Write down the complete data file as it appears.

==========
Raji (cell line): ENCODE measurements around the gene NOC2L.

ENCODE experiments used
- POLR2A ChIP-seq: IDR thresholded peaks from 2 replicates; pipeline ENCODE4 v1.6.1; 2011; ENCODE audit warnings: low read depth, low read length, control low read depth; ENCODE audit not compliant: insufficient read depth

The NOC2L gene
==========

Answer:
Raji (cell line): ENCODE measurements around the gene NOC2L.

ENCODE experiments used
- POLR2A ChIP-seq: IDR thresholded peaks from 2 replicates; pipeline ENCODE4 v1.6.1; 2011; ENCODE audit warnings: low read depth, low read length, control low read depth; ENCODE audit not compliant: insufficient read depth

The NOC2L gene